The impressions metric is one of the most commonly cited metrics, mainly because most display ad inventory is bought and sold by impressions. It indicates how many times your advert has been seen, and prices are usually quoted in CPM, or cost per thousand impressions. Often, the more people that see your ad, the better. The reach is another common metric, and is calculated as the percentage of your target customers who see the ad, against the total targeted population. Reach goes along with frequency, which is the number of times each targeted consumer saw the ad. Some people feel that this metric is significant because of the "rule of seven", in that people must see an advert seven times before they buy, (Dennis Payne, 2011).
The clicks metric is also one of the most relevant metrics. Combine this with the impressions metric to work out the CTR (Click Through Rate). The CTR is the percentage of people who click on the ad. CTR's for banner ads tend to run around 0.9%, and there has been much discussion over whether clicks are even a good metric for whether an ad is achieving its goal. Another metric that is now starting to supplant CTR with display ads is the view-through, which links site traffic with earlier impression, often using floodlight tags to make the connection between impressions and visits.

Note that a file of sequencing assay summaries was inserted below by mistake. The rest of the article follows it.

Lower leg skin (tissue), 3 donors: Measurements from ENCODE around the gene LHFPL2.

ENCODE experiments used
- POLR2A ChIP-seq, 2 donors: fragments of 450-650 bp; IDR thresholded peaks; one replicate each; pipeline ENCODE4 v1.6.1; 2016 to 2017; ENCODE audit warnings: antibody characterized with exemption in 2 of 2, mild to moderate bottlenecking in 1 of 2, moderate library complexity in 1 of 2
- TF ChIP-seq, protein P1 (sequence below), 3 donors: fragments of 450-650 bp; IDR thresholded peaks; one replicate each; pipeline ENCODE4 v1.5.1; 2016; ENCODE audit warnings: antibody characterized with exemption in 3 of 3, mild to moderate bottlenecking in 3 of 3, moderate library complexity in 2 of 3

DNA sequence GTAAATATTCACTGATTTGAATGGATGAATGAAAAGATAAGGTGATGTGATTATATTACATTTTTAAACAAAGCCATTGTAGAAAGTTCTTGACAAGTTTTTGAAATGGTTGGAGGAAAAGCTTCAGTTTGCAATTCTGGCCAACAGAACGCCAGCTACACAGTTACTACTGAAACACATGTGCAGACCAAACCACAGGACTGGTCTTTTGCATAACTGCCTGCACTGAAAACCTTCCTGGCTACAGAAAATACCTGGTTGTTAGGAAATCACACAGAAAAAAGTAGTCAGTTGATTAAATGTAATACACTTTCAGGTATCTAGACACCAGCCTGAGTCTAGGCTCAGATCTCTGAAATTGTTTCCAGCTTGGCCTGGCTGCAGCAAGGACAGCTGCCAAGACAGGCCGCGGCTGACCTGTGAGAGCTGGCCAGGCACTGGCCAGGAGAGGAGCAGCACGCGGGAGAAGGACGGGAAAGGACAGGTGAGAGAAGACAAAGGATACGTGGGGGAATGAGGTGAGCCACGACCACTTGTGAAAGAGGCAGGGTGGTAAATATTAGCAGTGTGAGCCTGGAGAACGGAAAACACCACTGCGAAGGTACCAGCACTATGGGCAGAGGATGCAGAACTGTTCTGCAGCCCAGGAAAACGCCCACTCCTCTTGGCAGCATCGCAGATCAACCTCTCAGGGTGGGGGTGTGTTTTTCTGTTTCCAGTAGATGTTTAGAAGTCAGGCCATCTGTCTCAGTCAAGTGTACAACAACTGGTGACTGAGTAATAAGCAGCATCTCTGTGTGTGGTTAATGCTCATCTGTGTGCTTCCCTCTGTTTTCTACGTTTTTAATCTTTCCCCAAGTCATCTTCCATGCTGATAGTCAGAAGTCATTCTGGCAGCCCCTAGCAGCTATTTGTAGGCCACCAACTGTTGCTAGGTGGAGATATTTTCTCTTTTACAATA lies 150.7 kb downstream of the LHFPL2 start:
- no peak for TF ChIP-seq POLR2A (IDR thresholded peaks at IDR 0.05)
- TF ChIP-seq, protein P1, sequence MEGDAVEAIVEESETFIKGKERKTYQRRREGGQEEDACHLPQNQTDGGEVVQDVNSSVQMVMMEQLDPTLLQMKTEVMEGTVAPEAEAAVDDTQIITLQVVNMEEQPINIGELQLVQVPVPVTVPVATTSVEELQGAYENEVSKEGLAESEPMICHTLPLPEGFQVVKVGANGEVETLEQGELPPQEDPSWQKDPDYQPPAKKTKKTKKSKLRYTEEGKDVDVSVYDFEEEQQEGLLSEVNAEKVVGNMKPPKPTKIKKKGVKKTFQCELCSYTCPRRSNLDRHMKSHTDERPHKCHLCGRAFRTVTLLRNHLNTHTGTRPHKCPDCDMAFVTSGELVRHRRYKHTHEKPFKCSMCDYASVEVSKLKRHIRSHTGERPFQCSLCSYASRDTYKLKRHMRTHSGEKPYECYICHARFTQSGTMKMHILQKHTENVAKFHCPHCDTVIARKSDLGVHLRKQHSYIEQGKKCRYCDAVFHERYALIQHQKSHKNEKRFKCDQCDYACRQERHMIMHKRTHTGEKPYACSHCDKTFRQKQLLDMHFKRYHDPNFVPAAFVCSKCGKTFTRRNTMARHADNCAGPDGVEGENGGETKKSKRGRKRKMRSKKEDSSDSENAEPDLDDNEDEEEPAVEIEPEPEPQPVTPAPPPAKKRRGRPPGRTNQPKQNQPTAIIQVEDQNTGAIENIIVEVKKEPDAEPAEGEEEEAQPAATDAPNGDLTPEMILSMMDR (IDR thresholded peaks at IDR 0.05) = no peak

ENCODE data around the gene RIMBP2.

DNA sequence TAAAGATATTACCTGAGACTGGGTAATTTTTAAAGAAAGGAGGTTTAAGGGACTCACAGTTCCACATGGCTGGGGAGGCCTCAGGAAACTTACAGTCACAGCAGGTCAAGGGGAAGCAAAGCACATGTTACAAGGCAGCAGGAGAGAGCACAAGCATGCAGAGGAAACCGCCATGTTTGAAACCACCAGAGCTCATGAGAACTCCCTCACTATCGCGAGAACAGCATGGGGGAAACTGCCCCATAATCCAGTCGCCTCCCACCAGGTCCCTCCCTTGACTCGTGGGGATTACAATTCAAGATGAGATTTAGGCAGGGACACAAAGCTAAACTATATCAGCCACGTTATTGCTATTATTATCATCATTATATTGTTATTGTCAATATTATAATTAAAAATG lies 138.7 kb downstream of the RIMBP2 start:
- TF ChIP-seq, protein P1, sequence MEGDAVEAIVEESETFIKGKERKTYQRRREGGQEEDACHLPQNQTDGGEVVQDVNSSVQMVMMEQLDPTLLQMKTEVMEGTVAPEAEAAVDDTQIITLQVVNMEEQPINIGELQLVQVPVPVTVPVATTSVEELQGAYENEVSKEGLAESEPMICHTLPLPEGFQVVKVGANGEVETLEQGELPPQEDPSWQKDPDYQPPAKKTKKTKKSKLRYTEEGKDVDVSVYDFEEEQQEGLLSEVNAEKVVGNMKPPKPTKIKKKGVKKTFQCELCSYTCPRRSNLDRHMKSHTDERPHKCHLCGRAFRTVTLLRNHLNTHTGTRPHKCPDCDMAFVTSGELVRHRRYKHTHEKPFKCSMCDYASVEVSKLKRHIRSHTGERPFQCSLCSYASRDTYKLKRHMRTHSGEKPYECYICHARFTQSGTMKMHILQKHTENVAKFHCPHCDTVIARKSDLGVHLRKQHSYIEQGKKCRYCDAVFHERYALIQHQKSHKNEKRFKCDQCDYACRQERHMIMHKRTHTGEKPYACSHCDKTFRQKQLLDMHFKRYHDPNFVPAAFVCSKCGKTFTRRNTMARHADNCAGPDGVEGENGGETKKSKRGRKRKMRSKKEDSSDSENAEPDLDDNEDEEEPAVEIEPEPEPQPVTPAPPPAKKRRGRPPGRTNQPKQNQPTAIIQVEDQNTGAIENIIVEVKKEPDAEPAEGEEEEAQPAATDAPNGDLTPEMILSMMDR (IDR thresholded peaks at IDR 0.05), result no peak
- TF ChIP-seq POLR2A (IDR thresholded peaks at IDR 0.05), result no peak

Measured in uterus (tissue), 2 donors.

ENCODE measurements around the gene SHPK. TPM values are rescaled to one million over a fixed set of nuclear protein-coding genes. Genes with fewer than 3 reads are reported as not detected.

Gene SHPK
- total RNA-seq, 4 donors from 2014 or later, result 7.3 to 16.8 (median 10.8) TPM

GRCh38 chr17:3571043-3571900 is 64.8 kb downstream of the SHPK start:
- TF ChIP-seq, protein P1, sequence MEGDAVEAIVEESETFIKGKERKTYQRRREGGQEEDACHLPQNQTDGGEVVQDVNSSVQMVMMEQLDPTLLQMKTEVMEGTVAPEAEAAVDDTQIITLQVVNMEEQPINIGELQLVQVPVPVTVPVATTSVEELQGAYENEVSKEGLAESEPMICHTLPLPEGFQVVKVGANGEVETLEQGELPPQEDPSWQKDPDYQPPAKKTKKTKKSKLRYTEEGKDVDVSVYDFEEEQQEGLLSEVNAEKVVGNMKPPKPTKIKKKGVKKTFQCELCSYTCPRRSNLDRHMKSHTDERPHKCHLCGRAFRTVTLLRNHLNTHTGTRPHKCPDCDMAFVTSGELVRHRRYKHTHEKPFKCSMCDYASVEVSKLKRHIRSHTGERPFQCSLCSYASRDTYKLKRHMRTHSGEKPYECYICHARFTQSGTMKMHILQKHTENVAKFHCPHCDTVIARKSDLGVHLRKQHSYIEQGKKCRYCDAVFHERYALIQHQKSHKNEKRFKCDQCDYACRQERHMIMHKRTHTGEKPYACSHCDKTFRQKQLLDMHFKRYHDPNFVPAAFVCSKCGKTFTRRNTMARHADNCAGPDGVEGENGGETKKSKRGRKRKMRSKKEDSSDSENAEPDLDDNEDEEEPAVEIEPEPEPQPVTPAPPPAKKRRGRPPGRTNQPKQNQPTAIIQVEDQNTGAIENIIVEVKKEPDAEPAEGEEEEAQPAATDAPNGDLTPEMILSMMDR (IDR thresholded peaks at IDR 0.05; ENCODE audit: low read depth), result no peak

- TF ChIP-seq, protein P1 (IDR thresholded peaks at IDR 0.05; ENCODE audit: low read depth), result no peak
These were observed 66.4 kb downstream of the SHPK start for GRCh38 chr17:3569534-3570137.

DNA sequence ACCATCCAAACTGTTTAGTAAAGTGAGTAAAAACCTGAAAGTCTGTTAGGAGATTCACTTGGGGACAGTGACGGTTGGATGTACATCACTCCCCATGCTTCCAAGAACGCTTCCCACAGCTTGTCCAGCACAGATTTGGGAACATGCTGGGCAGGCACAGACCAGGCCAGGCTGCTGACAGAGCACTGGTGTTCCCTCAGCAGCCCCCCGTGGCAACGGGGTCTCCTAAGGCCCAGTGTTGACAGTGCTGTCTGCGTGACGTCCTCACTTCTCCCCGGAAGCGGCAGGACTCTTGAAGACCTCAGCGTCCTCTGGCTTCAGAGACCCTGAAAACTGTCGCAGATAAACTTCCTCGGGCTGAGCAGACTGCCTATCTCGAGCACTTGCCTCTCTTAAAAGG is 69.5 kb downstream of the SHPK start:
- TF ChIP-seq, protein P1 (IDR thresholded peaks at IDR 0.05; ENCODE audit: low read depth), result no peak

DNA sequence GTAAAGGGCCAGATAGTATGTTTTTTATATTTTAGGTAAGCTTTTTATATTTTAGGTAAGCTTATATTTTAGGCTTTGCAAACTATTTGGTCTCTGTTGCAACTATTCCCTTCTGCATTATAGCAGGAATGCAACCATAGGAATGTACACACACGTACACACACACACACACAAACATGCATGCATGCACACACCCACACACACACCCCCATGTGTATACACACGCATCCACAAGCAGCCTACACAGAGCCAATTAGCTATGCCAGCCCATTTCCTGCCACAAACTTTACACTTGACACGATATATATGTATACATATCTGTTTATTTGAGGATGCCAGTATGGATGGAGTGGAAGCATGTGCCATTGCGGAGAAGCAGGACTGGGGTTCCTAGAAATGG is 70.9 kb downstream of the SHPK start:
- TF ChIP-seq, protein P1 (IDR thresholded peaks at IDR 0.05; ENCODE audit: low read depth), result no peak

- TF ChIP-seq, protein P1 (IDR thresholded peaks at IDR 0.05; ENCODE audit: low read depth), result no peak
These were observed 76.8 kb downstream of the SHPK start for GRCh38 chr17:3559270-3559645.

Conversions are what happen when a person clicks on your ad and then goes through a desired action. This may be filling out a form or making a sale. The desired action must be noted with the advertising platform so that they can monitor it. When these actions happen they are called conversions. The conversion rate is then figured out through people who converted and people who did not. This makes the conversion rate. The higher the conversion rate, the better.
These are some of the most significant metrics for display advertising. For further discussion of planning and running effective display ad campaigns, go to the Vantage Local blog.
Dennis Payne, 2011 - business insider, Editor-in-Chief of CityRoom.com, President of the MBMA marketing agency.
George Rawlinson, 1966 - Aesop's Fables, 620BC, The Histories of Herodotus of Halicarnassus. trans. George Rawlinson, Book I, p.132
Worldwidewebsize, 2012 - Web Statistics